and DiNatale. As the leaders reached the turnaround point
and looped back toward their pursuers, their faces showed
no signs of fatigue. All looked strong. I would have my work
cut out for me reeling any of these guys in. I tried to straighten
up as they went by, but could not hide my own fatigue. My
plan was to try to pick it up for the last 5k, but a 6:15
for mile 7 was not what I was hoping for.
I finally was able to squeeze a few seconds out of mile 8
and pulled even with DiNatale, encouraging him to "go get
those guys." We were running out of real estate quickly.
less than a mile to go, I knew all them would now be stepping
up the pace, making my 6:05 9th mile a moot point. I was still
five seconds behind Todd and he was digging hard in the final
third of a mile. I was not going to get him. Not even Bruce
holding up that stupid Runner's World Penguin
ad could get my legs churning any faster.
Tod Harris (above) finished
third behind Steve Bean.
Tod's time was 57:31 when he crossed the actual finish line.
Bosworth (pictured below) finished in fourth place overall
at 57:37. He ran a great race. Bean finished second in 57:29
and DiNatale finished sixth in 58:01. Coop finished in 1:08.
Bowles was the overall winner in 56:54. Denise Kelp won the
women's race in 1:06.41.
better half, Nancy Halter (who coincidentally introduced my
beautiful, patient, tolerant, understanding and forgiving
better half and I in 1979) finished in 1:14, first in her
ran 57:42 and could not have run one second faster. I ran
the first 10k @ a 6:14 pace and the last 5k @ 6:08. I ran
a good race, but it was not good enough to catch Todd. Next
time... The Rage
Rage Race Report: 2001 April Fools Run, Eugene,
every runner knows, hills build strength. Gravity offers great
resistance against one's own body. Sort of like the uphill
battle of a running fool's family, who must continuously act
interested as their dad prepares for another race and starts
rattling off a bunch of meaningless numbers sharing his experience
with them. Can you blame them? How many races can you expect
your family to endure (especially after the '99
Steens Rim Run) just for the sake of a brief "go dad"
as you freeze your butt off, wishing your old man would opt
for the sideburns and Corvette to get him through his mid-life
when my daughter first expressed enthusiasm at my suggestion
that she cover the April Fools Run as an official 10Ktruth
on-course photographer, I was really excited. "Think of it!"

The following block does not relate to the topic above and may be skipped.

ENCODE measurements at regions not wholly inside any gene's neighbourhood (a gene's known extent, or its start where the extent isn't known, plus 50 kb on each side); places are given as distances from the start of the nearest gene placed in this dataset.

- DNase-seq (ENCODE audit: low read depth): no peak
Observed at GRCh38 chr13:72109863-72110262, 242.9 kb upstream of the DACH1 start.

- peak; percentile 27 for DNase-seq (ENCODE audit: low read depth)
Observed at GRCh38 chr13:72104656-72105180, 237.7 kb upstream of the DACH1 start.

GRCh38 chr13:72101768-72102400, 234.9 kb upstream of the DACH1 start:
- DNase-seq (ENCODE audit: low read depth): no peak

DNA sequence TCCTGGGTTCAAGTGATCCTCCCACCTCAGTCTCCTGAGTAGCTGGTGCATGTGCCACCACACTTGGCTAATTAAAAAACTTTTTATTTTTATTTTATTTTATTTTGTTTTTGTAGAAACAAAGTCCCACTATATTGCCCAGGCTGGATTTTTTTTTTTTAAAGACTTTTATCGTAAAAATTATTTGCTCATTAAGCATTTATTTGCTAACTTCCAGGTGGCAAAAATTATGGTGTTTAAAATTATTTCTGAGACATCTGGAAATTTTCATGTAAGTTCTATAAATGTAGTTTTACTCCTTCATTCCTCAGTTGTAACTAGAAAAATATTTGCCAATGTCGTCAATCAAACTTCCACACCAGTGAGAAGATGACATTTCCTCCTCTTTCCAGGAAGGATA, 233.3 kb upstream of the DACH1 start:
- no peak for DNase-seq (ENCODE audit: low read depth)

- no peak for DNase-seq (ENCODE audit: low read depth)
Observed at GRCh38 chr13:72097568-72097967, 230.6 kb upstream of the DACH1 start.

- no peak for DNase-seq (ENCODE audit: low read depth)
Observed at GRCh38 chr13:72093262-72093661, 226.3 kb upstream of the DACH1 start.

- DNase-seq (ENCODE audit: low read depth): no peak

I exclaimed. "You'll be taking some action photos of The Rage
and Coop in action…in a real race!" Of course, I waited until
later to try to ease her into the rest of the deal, which
was getting up at 6:00 AM on a Saturday morning.
to say, the punch line to this joke was that I was drivin'
the ol' 'vette…uh…I mean Dodge Dakota…down to another race
alone. So, my apologies to my readers for not having some
close up Coop and Rage "Zatopekish" expressions putting the
exclamation point on this otherwise outstanding race report.
preparation on race morning is pretty nonscientific. I don't
like much to eat…maybe a banana or cup of hot cereal and a
couple of cups of coffee and I'm out the door. I grab a section
of the paper to read in the car with the heater going (my
daughter is a smart girl, isn't she?) waiting to the last
possible minute in some cases to do whatever warm up the distance
called for. For a 15k this early in the year, I wouldn't be
doing much…saving as much as I had for the race itself.
the start near the banks of the Willamette River in Alton
Baker Park, it was real foggy…and cold. Looked like long sleeves
and gloves today, but the sun would undoubtedly start burning
through during the race.
never run a 15K before. I had no idea how to run what seemed
like an odd distance to me. At 9.3 miles, it was not quite
a 10-miler, making it sort of a "tweener" on the way to a
by Coop's huge race a couple of weeks earlier (see Rage
Race Report: Run for the Shamrock), I wanted to race,
but I was not sure how to run a 15k.
and I planned a dry run nine days before the race. We both
ran well, but I faded on the last 5k…something I obviously
didn't want to do come race time. My preparation consisted
of a couple of spirited 1:45 runs over the last several weeks,
along with a couple of slower 1:30's. The speed work was average,
but I had managed to get in a few track workouts, running
some decent 10-lap variations (4-3-2-1, 5 x 800, etc…). The
missing element was Kong.
I hadn't run it now for a couple of months, so my strength
was not what it should be for optimal racing performance.